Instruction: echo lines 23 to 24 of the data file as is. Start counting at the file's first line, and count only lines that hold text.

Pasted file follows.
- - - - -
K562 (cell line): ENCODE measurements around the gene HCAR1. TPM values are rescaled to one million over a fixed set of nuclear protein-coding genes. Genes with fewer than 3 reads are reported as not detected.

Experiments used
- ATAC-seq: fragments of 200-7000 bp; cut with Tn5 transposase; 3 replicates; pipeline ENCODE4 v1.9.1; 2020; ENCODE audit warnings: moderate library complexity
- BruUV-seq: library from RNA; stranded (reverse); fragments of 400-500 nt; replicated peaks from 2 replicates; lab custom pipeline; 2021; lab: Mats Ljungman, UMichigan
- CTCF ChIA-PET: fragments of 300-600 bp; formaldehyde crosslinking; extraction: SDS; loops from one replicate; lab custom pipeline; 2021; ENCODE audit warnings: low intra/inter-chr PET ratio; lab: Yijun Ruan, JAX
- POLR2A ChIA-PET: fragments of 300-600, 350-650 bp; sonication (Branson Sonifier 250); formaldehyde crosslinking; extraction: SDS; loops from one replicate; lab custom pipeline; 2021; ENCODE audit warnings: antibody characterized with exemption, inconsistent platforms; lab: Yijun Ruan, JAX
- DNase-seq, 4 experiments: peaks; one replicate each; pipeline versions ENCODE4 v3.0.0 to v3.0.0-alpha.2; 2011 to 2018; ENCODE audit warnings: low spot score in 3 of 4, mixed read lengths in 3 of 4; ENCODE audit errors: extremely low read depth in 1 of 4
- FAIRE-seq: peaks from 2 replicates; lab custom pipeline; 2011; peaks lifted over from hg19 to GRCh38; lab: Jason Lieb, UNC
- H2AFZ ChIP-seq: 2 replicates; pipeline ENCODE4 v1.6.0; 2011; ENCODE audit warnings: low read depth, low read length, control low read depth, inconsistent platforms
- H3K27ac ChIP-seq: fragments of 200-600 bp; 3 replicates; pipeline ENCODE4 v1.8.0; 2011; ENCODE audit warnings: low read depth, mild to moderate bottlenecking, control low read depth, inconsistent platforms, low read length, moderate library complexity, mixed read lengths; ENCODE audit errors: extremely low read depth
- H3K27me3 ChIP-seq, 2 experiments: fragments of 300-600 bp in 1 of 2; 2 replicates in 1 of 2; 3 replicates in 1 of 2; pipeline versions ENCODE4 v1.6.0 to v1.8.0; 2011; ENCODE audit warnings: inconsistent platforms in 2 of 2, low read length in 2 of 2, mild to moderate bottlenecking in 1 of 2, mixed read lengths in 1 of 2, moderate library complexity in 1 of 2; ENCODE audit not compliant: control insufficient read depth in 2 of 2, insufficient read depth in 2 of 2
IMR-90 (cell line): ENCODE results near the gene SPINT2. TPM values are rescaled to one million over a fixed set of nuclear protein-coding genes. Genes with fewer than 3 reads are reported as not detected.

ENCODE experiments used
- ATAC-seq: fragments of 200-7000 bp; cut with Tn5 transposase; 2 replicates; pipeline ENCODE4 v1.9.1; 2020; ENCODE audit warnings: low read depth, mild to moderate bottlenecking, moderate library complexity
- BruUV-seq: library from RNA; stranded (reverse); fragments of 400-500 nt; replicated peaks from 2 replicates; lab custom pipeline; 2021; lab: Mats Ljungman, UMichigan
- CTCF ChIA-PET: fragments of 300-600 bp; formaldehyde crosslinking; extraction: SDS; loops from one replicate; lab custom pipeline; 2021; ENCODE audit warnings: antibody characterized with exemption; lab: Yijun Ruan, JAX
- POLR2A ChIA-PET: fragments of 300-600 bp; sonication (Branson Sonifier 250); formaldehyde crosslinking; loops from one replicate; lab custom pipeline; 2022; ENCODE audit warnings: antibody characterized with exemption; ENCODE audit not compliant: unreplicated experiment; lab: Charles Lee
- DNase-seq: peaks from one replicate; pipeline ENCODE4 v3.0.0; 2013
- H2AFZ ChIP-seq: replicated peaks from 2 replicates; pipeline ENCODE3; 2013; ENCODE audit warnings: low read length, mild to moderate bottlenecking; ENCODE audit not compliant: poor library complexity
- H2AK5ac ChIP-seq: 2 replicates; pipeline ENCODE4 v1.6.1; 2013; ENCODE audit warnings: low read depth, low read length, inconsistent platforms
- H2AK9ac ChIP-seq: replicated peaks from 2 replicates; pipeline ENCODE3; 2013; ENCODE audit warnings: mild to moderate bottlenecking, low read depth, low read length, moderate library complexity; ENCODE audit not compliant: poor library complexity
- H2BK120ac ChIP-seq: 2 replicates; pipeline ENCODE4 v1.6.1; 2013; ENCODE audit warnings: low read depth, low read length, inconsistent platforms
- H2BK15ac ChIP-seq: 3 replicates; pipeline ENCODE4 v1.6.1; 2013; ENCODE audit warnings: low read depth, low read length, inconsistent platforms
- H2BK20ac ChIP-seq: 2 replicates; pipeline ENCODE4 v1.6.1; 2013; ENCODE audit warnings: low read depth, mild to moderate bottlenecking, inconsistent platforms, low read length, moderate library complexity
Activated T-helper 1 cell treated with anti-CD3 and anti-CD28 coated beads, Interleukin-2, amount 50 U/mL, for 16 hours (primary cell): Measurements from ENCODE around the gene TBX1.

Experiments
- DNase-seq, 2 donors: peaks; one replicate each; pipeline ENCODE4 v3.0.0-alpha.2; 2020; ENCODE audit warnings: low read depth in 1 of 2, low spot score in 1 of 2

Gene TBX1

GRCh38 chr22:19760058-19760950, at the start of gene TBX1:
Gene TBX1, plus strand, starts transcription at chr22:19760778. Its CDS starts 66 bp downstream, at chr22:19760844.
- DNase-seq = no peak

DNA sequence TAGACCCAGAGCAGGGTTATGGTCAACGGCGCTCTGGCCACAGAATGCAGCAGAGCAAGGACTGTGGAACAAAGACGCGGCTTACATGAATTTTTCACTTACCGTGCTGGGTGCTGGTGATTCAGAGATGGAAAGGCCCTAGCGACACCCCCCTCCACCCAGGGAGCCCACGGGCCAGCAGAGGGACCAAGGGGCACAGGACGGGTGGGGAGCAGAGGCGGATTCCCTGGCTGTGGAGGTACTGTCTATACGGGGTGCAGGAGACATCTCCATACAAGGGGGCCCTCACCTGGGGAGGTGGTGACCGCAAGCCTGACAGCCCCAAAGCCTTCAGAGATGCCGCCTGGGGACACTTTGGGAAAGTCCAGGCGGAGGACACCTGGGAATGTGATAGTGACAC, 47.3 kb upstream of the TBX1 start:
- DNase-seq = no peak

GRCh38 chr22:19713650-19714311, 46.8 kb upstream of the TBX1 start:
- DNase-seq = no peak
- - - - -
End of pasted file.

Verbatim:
- H2BK15ac ChIP-seq: 3 replicates; pipeline ENCODE4 v1.6.1; 2013; ENCODE audit warnings: low read depth, low read length, inconsistent platforms
- H2BK20ac ChIP-seq: 2 replicates; pipeline ENCODE4 v1.6.1; 2013; ENCODE audit warnings: low read depth, mild to moderate bottlenecking, inconsistent platforms, low read length, moderate library complexity